The followers closest to Jesus chose to follow his lead in allowing themselves to be vulnerable, even though they had to do some work managing their own anxiety. Jesus didn't demand or require his friends to accompany him. He simply told them what he would be doing, and he invited them along. It was up to the disciples to decide for themselves how they would respond to Jesus' decision. Some of them may have accompanied him out of anxiety, and others may have reached a point of calm clarity about the decision. Whatever the case, each individual's choice was his own responsibility.

The same is true in our lives. Our decisions will influence people around us, and we can be clear about what we choose to do and invite others along without being responsible for their decisions. We don't need the approval of others in order to make decisions that align with our deepest values, and we don't have to convince others that what we choose to do has integrity. Other people are responsible for what they do in response (or reaction) to our decisions, even when they seem unwilling or unable to make a responsible decision. Surely, our choices have consequences, and we may not know all of the consequences of our actions ahead of time. We may reconsider the decisions we make when new information becomes clear to us. There is no reason to judge ourselves when this happens. It's simply part of the journey.

Allowing other people to be personally responsible for managing their own anxiety and making their own decisions isn't always easy. If we take the story at face value, Jesus spends more time helping Martha process her anxiety than he does with Mary. Maybe he knew his own emotional limits and was worn down a bit by the first conversation. Maybe he knew the two women well enough that he believed he could expect more personal awareness from one than he could from the other.

The conversation with Martha turns into an assertion of Christian dogma, but that's to be expected from the author(s) of John. One might wonder, though, if there is still value in interpreting the Jesus character as an exemplar of our own best possible versions of ourselves. Could it be true that when we are living with integrity and intentionality by a clear set of guiding principles -- when we are connected with our deepest most noble selves -- we are transformative and life-giving to the people around us?
(If it needs to be restated at this point, our deepest values are not based on fear, but affirm the inherent worth and dignity of every person. Becoming clear about these values is a long-term process of personal work, and we have delved into this in many other posts.)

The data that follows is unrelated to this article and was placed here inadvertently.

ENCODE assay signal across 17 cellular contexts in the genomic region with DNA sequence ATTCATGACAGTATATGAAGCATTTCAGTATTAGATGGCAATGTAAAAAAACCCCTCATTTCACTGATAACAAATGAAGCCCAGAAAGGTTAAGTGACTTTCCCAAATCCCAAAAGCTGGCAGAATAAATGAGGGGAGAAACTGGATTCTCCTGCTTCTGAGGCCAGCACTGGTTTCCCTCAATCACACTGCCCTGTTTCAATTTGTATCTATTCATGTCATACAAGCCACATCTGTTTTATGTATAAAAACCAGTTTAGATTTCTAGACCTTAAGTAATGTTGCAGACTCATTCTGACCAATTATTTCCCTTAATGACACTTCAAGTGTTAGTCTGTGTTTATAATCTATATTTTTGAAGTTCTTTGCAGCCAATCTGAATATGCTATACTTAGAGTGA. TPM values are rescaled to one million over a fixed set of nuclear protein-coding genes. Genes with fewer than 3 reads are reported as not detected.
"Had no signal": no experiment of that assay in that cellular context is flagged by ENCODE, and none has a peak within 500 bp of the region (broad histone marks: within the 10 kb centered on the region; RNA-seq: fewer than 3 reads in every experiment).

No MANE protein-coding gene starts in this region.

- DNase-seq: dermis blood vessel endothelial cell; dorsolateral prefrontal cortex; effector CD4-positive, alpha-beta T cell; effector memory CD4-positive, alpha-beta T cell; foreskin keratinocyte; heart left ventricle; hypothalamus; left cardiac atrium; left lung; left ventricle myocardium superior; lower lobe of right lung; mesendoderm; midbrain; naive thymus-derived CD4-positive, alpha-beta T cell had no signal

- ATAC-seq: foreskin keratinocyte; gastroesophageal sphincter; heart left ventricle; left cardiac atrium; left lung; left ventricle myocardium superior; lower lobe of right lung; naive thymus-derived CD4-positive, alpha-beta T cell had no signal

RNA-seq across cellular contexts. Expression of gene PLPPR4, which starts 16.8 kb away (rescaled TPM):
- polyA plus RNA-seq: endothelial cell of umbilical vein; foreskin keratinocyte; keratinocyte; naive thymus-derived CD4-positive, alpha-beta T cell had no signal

This is not a question of supernatural power, of course, but a poetic framing of the natural power of intentional people. When we make decisions based on our deepest values, we create an environment in which others can do the same. When we clearly express the principles that guide our lives, we model a way for others to ground their own choices. When we exhibit calm and confident vulnerability, we influence the people around us toward managing their own anxiety a little better. It isn't our responsibility to tell other people what they should do, but it is our responsibility to be clear about why we make the decisions we make. And in sharing that clarity and those values with others, we make it more possible for them to live with greater integrity in their lives.

Moreover, when we trust in our own processes of "resurrection" -- our own journeys through mourning loss and transformation into a clearer reflection of a best possible version of ourselves -- we serve as models of resurrection to the people around us. When we live intentionally, we serve as models of life. When we are at our best, we are resurrection and life. Those who live intentionally by clear, life-affirming guiding principles will know what it means to truly live, even though they will experience loss from time to time. Joan Borysenko has written, "The question is not whether we will die, but how we will live." And it is attributed to Albie Sachs that, "Death is more universal than life; everyone dies but not everyone lives."

Our lives are not lived in isolation. We influence everyone around us. When we give control to our anxiety and fear, we influence people around us toward greater anxiety and fear. When we live intentionally with integrity to our deepest values, we influence people toward greater self-awareness and fulfillment. In any case, other people's responses or reactions are their responsibility, but the sort of influence we offer to others is our responsibility. If we choose to, we can be the resurrection and the life by which other people desperately long to be influenced. And if we are honest, there are time when we will desperately long for such influence in our lives. Best to seek out those people now and bask in their influence so that living in alignment with our principles is well-rehearsed when the time for transformation comes.